Thursday, 14 November 2013

When will protests make the TV news

Only about one in ten protests make the TV news. Chances are higher when turnout is high (of demonstrations with over 5,000 participants, about three quarters make the TV news); if trade unions participate; if the demonstration is in the weekend and if the protest isn’t static (protestors walk from A to B). TV also shows more interest in protest if there’s a disruption (eggs are thrown, garbage is set on fire, people are arrested) of if this is expected to happen (the police have a water cannon ready). Theatrics may help to get a protest televised, but will not necessarily lead to extensive reporting. Further, the public station pays somewhat more attention to protests than the commercial station. All this was found in a large-scale study (pdf) by Belgian political scientist Ruud Wouters.

Rens Vliegenthart discusses the study on the Dutch political science blog Stuk Rood Vlees. He refers to the Dutch situation:

Many recent demonstrations in the Netherlands lack the above-mentioned ‘success factors’: the number of protestors is limited; the form static and the protests are seldom supported by the unions, whose hands are tied by the social agreement with the government. Especially the lack of support from the union movement is an important difference with many of the more successful demonstrations in the recent past. Therefore, it’s not likely that the current demonstrations will make much of an impression […].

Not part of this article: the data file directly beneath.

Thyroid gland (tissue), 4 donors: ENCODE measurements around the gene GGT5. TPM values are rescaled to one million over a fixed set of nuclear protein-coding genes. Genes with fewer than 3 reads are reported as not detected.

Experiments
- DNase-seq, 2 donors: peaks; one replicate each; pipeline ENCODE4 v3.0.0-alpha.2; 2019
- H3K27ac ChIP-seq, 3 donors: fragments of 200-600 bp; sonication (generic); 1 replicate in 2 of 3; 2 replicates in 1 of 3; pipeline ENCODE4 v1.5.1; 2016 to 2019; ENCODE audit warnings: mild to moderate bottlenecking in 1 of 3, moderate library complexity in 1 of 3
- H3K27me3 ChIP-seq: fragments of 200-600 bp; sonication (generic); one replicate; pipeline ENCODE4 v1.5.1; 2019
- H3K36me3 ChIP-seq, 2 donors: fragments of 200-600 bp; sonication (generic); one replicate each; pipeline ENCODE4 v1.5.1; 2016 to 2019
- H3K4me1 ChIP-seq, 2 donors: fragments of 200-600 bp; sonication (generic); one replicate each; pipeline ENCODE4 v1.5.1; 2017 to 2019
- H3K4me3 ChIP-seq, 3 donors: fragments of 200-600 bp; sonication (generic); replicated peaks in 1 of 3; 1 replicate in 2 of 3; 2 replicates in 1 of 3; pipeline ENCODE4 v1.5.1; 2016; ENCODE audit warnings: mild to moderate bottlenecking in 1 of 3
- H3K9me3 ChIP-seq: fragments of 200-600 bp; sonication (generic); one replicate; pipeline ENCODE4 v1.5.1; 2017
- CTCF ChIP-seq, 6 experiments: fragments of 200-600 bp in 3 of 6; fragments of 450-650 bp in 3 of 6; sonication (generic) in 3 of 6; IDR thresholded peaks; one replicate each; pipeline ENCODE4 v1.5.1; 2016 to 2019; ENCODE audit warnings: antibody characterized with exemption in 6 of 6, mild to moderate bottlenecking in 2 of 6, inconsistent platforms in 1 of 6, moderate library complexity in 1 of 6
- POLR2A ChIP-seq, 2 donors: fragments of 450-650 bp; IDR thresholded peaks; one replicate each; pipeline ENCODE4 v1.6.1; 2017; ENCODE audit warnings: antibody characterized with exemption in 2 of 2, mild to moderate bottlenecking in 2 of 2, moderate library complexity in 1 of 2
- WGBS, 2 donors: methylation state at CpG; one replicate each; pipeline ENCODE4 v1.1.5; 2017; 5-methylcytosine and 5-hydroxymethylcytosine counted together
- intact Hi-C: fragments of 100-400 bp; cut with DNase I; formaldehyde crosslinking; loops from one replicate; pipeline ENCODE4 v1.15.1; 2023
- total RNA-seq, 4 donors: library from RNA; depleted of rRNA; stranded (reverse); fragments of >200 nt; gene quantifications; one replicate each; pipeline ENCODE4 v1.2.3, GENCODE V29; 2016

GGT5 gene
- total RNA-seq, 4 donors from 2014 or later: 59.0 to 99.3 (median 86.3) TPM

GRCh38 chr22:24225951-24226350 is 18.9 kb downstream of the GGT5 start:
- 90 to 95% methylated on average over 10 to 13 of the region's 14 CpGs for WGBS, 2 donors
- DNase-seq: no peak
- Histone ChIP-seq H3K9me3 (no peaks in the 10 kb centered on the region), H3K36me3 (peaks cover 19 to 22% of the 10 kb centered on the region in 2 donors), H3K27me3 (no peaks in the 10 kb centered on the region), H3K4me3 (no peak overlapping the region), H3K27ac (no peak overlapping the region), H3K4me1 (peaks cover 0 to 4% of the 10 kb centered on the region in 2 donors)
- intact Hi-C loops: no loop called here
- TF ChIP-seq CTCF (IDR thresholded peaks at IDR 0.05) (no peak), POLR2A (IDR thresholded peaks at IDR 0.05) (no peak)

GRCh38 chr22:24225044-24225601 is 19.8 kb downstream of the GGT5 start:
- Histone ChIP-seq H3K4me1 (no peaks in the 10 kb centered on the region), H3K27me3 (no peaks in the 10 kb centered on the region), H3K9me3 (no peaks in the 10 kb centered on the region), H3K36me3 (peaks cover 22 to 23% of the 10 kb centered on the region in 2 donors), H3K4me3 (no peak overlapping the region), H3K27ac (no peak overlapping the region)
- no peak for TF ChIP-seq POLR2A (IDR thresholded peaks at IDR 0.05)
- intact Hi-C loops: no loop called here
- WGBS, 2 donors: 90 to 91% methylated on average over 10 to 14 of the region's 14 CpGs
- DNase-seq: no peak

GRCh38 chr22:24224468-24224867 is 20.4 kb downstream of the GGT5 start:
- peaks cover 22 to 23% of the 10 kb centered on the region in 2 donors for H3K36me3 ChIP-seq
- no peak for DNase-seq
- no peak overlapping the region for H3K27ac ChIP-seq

Of course, things could change. On 30 November, the FNV will hold a protest in Utrecht for purchasing power and real jobs.

1 comment:

Gopi Karunakaran said...
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